Celeste knew that Jamie was trying his best to make things okay, to find an answer that would satisfy her, but nothing really worked. She was truly being eaten alive by the sadness she had never truly abandoned. Some days, when she returned home from school before Jamie, Celeste would throw herself upon the couch and sob; agonizing sobs that revealed a grief that went beyond healing. One time, her sobs were so disturbing that a neighbor showed up, sure that the pretty, young woman next door was being beaten senseless by her husband.

But if anyone was beating up Celeste, it was herself. “I can’t be a mother,” she shouted when she was alone. “I can’t, I can’t, I can’t!” She looked at pictures of her own mother, holding Celeste as an infant, a bright, tired smile lighting up her maternal face. Celeste knew this could not be her. She whispered to her abdomen, “I cannot be your mother. I cannot. I have nothing to give, nothing to say.”  At her first ultrasound appointment, Celeste ripped up the pictures the smiling young nurse had given her, the nurse with the fire-engine red lipstick that glowed far too brightly under the fluorescent hospital lights. The doctors often feared Celeste would try something drastic. She saw the way the doctors whispered to Jamie whenever the appointments ended. She saw the fear in Jamie’s eyes whenever he left her alone. At night, Celeste found herself engulfed by her husband, his arms protectively encircling her and this alien growing within her, his deep breathing a lullaby to her ears.

There was the scorn of the other professionals to deal with, as well. At first, Celeste and Jamie told no one of the ever growing problem. But eventually, it was obvious to everyone. “Did you hear?” they said, “Did you see?” “Such a shame, such a shame.” “She’s so talented, and this will ruin everything.” “I heard they’re giving it up for adoption.” “She should just get an abortion.” Celeste was surrounded with peers who judged her, criticized her, and refused to support her. If she was drowning in her depression, these people were the ones pushing her head further under the water. “As if this wasn’t hard enough,” she thought. “As if I don’t know. Celeste seriously pondered adoption. One time, when Jamie wasn’t home, she contacted a local agency and very nearly set up a secret arrangement for an adoption. Sometimes, she mused over running away just long enough to have the baby and leave it on the steps of a hospital, a church, anywhere. It was the looks Jamie gave her that kept Celeste home. Those green eyes usually so full of joy and light, now teeming with concern, fear, and exhaustion. He kept her there.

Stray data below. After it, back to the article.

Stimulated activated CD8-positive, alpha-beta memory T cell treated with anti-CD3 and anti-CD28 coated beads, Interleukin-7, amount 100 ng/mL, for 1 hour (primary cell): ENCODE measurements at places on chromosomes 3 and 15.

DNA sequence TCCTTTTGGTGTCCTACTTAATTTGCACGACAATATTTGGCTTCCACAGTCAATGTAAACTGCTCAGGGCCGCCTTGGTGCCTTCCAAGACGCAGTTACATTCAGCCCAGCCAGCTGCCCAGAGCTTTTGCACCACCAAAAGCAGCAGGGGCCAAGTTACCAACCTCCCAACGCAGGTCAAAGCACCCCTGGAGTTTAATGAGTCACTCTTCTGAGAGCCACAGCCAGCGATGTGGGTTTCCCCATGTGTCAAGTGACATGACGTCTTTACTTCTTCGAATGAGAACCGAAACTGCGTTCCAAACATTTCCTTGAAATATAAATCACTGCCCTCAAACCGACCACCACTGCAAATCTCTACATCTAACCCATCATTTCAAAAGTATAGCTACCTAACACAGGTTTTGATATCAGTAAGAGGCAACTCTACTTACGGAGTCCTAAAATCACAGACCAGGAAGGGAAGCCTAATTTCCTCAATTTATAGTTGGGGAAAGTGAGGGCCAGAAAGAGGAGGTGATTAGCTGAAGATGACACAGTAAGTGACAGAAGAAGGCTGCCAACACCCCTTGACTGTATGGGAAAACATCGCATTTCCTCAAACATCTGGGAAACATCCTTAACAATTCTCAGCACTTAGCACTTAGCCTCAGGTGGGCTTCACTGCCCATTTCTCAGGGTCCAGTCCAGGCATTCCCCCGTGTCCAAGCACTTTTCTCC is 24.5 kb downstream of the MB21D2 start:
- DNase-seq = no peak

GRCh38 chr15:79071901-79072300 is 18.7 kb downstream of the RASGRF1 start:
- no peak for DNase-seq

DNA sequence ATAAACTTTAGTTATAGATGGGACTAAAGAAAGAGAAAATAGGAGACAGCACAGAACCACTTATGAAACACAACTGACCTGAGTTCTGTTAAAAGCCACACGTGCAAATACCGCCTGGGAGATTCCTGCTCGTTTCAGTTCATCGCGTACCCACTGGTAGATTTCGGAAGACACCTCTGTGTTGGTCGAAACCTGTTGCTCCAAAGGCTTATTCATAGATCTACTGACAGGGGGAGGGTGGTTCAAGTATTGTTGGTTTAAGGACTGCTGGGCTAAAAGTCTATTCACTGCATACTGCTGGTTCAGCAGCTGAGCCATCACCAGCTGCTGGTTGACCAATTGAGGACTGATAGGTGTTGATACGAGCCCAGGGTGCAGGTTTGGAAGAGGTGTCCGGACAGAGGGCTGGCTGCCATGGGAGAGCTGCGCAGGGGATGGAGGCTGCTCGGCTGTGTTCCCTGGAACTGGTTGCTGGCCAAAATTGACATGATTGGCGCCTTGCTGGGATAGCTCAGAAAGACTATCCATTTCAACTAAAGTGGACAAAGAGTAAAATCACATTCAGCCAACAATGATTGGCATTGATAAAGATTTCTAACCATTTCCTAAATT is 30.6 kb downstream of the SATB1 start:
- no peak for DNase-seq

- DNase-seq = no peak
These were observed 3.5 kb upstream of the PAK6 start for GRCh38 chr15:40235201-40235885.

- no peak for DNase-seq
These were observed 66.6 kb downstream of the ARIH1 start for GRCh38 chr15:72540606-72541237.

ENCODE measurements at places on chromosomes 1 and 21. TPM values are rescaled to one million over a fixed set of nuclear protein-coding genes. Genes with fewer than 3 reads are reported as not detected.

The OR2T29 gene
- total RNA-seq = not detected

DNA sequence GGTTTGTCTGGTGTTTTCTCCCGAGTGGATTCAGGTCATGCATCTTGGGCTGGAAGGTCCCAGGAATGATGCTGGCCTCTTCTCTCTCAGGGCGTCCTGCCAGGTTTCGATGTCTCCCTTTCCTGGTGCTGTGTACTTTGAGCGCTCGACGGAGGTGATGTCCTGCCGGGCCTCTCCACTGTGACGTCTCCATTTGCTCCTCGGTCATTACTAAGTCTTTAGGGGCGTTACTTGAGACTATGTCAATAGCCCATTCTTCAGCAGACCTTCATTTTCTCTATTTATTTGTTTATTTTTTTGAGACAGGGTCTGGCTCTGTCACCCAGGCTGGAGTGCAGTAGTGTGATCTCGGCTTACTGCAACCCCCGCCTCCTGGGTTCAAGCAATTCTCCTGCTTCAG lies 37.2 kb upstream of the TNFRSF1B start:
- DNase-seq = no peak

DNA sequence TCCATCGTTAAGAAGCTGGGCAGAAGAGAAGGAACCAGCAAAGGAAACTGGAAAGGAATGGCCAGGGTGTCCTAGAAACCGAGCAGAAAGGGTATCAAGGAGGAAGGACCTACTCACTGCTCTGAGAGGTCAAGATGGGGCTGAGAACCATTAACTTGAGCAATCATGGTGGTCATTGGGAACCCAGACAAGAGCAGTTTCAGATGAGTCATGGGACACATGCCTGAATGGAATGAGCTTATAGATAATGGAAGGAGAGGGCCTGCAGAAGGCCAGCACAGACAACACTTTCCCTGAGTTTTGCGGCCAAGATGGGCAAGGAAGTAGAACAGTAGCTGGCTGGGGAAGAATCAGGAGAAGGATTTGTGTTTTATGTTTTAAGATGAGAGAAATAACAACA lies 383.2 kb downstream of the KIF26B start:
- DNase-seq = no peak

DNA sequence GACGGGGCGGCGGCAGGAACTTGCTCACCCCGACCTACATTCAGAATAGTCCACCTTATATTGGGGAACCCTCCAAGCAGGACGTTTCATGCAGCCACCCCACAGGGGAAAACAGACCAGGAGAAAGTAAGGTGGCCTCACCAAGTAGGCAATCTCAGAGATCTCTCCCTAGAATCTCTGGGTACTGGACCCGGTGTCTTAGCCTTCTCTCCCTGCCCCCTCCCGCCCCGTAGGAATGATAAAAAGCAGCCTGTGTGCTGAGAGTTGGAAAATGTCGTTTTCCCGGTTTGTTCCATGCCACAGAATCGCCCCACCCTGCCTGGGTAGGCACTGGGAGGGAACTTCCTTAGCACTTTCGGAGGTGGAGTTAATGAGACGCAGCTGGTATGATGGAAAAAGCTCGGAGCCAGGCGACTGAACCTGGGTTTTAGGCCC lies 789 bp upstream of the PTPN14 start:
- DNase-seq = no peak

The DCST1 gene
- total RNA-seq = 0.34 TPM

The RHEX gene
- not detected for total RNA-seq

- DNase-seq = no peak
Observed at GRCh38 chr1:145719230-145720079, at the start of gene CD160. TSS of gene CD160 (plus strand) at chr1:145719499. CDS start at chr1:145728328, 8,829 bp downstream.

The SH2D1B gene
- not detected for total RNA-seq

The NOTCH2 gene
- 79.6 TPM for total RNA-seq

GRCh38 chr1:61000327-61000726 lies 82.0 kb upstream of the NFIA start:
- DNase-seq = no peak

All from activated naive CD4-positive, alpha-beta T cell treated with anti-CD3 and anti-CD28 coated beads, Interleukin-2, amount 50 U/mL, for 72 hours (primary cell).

And still, she played the violin. Every spare moment, she played. She played the saddest music she could find, and once she ran out of compositions, she began to compose herself. Eight, nine, ten hours of her day were spent holed up, dripping crisis and sadness into the notes. Celeste’s professors, when they weren’t backbiting about her, found themselves floored by her compositions. “How does she do it?” they thought, “How can she put such feeling into her music?” The compositions were fragile and beautiful, frigid and floaty.

Celeste lost herself in the music. If Jamie kept her grounded, the music kept her alive. She played, and then, on the rarest of days, she felt it connected her to the little alien life inside her body. It was a typical day. No classes. Celeste arrived at her studio at 7 a.m. and practiced. She stopped for lunch at noon, a few stale crackers and a sip of water. She chalked her bow. She continued. Around 3 o’clock, after finishing a lengthy sonata, Celeste felt the little alien flutter within her. She stifled a sob, and picked up the bow again. Every time she did, a flutter. A kick. A sign of life. From that day forward, whenever Celeste played, the little alien fluttered and kicked and started to life. Something within Celeste broke. The tears began to decrease; she quieted.